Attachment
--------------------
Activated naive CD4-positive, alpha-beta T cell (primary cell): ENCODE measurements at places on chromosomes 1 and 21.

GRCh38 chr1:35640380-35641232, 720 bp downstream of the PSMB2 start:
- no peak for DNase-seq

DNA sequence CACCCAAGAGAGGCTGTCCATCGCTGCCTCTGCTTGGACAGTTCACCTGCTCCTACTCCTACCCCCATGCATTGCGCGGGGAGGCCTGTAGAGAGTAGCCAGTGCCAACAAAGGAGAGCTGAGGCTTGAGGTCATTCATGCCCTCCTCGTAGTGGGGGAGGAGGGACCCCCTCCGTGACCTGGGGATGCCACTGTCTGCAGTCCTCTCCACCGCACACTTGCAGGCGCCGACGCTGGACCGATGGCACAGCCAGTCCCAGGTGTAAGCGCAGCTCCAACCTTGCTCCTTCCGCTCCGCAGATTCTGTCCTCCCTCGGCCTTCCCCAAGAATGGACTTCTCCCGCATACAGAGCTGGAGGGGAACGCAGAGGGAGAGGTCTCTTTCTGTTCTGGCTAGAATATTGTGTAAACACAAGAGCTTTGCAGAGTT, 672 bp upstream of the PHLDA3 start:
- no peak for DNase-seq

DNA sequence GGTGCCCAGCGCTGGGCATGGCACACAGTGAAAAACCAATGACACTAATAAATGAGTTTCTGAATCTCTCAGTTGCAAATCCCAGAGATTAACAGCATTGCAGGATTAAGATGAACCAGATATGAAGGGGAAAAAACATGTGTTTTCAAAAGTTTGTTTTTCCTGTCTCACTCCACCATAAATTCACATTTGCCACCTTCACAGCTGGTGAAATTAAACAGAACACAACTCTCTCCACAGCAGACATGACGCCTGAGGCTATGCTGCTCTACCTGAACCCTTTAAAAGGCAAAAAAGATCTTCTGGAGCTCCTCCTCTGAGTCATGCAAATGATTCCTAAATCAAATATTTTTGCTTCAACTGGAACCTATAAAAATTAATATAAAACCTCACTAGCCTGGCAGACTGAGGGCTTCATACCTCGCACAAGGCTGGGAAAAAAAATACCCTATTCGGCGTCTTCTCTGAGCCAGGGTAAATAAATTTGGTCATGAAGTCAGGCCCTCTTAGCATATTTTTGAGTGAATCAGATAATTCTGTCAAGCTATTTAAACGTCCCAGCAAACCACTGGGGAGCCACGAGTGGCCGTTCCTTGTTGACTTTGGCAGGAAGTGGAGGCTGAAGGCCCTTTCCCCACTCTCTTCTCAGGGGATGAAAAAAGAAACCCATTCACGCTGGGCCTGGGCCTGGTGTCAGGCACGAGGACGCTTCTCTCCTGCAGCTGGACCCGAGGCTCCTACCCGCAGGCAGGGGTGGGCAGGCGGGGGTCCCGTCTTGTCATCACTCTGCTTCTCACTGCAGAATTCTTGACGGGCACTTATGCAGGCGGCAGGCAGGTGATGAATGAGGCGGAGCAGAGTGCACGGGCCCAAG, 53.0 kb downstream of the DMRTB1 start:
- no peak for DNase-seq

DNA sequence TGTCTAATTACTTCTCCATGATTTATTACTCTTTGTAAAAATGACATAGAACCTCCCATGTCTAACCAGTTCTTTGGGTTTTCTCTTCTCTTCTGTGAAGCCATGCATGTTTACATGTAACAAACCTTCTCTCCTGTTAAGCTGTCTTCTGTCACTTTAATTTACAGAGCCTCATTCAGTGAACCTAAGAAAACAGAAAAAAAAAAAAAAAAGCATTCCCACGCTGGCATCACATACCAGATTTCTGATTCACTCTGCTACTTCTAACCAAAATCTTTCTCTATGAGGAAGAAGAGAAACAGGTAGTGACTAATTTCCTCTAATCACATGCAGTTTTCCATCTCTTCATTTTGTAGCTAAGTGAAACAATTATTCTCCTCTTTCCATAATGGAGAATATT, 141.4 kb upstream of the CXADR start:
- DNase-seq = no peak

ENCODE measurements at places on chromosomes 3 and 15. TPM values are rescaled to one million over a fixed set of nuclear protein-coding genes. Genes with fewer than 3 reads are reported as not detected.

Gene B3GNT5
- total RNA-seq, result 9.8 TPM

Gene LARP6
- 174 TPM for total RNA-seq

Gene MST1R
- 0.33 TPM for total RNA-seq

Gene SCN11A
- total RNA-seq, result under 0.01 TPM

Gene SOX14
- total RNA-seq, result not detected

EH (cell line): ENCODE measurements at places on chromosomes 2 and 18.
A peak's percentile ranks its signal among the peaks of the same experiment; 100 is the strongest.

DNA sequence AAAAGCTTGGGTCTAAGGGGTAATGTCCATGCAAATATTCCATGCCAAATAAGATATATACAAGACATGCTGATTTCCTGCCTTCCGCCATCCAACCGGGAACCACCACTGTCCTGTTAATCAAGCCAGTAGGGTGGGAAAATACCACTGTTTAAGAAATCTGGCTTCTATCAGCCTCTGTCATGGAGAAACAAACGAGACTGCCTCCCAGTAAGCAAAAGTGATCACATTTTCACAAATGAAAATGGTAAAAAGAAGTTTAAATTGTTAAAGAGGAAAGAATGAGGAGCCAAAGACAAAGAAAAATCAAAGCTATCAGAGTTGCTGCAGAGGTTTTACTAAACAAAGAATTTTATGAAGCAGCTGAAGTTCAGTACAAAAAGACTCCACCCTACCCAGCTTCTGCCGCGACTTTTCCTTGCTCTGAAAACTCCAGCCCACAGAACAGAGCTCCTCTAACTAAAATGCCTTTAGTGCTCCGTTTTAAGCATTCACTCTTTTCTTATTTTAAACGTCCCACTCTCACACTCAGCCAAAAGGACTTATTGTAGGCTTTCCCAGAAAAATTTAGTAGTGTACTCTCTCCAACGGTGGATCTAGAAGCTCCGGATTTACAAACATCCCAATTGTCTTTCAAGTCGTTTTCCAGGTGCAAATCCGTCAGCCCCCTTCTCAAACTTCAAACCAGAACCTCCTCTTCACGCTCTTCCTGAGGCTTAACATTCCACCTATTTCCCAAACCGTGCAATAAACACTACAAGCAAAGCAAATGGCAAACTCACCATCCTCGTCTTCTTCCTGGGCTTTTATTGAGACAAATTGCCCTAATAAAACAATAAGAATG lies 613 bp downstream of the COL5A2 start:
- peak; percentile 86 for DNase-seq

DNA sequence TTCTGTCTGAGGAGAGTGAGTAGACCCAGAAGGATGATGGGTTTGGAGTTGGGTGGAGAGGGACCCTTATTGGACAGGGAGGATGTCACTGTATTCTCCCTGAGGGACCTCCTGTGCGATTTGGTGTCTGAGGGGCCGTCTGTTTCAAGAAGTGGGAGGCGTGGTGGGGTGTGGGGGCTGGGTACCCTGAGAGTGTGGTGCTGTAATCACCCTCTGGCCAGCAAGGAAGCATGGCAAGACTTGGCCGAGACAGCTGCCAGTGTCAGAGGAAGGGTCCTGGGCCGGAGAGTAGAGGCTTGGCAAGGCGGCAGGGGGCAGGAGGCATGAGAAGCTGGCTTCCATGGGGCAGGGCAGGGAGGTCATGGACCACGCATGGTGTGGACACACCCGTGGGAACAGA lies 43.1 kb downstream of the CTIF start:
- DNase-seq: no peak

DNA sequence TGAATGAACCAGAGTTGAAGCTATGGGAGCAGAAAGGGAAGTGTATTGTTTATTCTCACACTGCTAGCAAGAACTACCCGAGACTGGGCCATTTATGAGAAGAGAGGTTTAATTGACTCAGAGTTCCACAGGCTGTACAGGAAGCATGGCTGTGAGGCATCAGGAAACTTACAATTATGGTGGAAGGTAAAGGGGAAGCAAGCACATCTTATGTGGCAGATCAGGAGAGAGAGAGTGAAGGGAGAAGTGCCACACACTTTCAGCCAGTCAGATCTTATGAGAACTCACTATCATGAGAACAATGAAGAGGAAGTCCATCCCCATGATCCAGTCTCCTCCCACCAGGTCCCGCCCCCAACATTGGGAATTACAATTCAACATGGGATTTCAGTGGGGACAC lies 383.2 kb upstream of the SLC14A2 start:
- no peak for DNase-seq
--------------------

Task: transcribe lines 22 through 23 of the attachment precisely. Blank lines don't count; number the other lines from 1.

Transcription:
A peak's percentile ranks its signal among the peaks of the same experiment; 100 is the strongest.

DNA sequence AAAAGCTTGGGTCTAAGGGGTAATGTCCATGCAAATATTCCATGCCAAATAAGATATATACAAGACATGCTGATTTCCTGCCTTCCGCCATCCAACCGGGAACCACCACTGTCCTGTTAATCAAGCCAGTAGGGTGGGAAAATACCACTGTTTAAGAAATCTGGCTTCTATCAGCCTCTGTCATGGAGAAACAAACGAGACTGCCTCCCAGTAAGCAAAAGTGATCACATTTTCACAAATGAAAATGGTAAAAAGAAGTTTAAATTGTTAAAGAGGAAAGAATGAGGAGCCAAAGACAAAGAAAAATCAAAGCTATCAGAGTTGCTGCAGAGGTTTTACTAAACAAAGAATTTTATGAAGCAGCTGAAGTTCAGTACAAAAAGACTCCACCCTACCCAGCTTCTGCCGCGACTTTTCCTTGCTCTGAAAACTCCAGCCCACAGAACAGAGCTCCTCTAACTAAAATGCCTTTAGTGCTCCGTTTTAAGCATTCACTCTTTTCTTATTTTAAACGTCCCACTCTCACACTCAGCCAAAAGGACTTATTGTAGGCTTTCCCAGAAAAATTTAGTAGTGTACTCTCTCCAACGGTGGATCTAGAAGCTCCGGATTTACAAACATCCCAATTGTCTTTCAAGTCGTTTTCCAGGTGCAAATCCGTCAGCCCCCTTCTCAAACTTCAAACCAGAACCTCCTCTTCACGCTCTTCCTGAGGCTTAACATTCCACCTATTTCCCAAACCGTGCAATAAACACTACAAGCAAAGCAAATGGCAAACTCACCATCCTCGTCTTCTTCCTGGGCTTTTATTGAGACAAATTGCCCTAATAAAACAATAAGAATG lies 613 bp downstream of the COL5A2 start: